Diversifying investments is also an essential lesson from the Great Recession. After its impact, many investors changed their habits to focus on cash or fixed income investments in an attempt to lessen their exposure to volatile stock markets.
The Coronavirus Crisis
The Coronavirus Crisis is an economic-based crisis unlike any others seen before; its nature has altered how B2B firms operate during times of distress, necessitating an entirely different mindset to effectively navigate it.
This global outbreak caused by C-VARI, a highly infectious strain of coronavirus, has created an unprecedented financial crisis for individuals and organisations worldwide. While 2008’s financial meltdown was caused by mortgage-backed securities, this outbreak stems from human-to-human transmission of disease.
This economic crisis is leading to income losses for households and companies alike, disruption in supply chains, decreased investment and spending by both businesses and consumers, and an erosion of confidence lasting years – yet its lessons learned in past economic crises still apply today.
At first, it is crucial to live within your means and avoid debt during times of economic uncertainty, while saving funds in an emergency savings account or life insurance will provide protection from potential medical expenses draining finances. Furthermore, taking part in recommended vaccinations will better equip you to deal with future economic or health-related crises that might impact finances.
The Financial Crisis
In September 2008, Lehman Brothers’ collapse initiated a global financial crisis which resulted in lending being frozen up, many institutions being required to be rescued, share market falls of 50% plus and an unprecedented postwar global economic contraction. This event was caused by policies of low interest rates which enabled banks to make loans they should not have made and created an unprecedented housing bubble that burst and resulted in market and company collapse.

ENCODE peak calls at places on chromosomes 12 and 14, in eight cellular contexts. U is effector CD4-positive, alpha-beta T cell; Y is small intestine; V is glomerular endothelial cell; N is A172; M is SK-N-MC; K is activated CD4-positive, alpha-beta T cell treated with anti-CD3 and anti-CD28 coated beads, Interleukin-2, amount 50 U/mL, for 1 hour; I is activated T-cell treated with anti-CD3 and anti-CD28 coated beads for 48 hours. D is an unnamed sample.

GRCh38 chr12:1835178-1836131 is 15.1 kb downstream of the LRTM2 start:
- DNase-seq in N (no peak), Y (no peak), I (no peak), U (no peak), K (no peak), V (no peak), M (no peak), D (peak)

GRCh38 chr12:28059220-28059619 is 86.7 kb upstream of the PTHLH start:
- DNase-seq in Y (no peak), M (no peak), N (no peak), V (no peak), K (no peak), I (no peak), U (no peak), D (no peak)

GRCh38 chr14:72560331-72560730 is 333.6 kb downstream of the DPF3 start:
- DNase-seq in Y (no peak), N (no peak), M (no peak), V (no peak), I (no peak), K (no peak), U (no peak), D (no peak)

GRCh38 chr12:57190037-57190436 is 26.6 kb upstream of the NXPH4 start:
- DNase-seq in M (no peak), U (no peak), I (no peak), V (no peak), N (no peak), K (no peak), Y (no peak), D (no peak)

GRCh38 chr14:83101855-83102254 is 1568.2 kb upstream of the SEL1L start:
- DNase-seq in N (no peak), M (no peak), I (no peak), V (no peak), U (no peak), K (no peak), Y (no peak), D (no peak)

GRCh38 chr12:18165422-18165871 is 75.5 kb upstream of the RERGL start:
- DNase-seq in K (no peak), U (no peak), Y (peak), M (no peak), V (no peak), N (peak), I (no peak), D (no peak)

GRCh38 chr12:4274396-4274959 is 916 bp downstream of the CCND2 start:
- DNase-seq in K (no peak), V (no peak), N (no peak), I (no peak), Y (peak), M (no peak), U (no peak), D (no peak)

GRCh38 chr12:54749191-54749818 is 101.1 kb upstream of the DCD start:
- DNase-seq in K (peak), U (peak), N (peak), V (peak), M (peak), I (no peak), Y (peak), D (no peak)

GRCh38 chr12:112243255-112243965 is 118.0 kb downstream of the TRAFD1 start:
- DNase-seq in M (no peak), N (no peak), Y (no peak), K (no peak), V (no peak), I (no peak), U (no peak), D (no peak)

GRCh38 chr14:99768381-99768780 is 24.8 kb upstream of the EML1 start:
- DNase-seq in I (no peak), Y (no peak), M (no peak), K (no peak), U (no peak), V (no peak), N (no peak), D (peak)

British economy suffered greatly as its domino effect rippled from New York to Liverpool and Glasgow. To prevent further financial disaster, Bank of England provided funds directly to struggling lenders as well as directly to firms in need through bail-out packages that later became the model for crisis-mode central banking policies such as those implemented under Bagehot’s guidance.
This bail-out successfully restored confidence, ending the “Great Recession.” Additionally, it established a pattern of bailouts which has persisted ever since – prompting increased global regulation requiring banks to assess loan risk more closely while using more resilient funding sources; further leading to reduction in bank size as larger firms acquired smaller rivals.
Financial crises provide us with numerous lessons about financial planning and investment that have significant ramifications, including the value of creating an appropriate contingency plan, communicating effectively with clients and being ready for difficult discussions when times become challenging.